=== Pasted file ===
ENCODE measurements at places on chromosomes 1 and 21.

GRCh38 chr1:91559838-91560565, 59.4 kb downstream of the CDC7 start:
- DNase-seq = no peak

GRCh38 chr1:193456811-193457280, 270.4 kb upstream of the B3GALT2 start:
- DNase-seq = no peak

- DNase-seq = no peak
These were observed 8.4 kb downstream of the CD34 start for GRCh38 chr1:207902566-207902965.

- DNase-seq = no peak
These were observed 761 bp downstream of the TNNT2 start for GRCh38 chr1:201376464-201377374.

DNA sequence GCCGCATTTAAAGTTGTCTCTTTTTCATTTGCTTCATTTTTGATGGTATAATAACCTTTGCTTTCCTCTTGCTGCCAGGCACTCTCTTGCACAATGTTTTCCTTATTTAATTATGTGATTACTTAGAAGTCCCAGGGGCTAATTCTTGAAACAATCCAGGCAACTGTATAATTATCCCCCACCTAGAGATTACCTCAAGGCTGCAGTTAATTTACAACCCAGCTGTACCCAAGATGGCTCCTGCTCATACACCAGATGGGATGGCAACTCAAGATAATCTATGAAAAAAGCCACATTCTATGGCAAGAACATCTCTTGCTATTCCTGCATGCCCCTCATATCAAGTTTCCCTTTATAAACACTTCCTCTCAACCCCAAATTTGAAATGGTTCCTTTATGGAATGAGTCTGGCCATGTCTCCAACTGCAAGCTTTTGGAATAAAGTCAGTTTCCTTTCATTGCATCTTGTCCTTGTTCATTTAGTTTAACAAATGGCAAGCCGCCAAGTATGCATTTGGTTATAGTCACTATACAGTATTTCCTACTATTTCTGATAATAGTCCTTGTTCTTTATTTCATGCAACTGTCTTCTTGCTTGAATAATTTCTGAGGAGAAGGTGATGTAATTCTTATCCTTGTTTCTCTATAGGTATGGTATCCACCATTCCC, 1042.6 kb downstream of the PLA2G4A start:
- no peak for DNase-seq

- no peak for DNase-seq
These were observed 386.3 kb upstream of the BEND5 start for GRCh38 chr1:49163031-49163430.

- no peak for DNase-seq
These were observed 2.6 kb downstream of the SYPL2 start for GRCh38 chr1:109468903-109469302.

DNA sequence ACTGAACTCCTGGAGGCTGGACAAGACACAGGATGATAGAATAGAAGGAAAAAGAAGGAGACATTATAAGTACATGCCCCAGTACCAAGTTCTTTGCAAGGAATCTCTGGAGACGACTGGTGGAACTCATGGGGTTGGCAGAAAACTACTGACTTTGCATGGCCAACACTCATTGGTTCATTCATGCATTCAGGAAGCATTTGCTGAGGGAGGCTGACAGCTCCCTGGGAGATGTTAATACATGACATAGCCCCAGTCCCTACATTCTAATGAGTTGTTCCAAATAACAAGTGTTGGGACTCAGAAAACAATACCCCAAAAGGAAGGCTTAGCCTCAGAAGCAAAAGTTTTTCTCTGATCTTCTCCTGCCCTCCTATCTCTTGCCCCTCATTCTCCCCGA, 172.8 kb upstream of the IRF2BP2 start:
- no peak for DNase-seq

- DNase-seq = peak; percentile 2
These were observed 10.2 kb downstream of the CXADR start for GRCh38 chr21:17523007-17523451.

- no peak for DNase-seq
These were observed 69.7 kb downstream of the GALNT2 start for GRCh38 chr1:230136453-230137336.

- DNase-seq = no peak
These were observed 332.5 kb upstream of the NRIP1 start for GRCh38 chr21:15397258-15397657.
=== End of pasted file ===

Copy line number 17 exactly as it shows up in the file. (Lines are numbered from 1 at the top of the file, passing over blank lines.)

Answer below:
- no peak for DNase-seq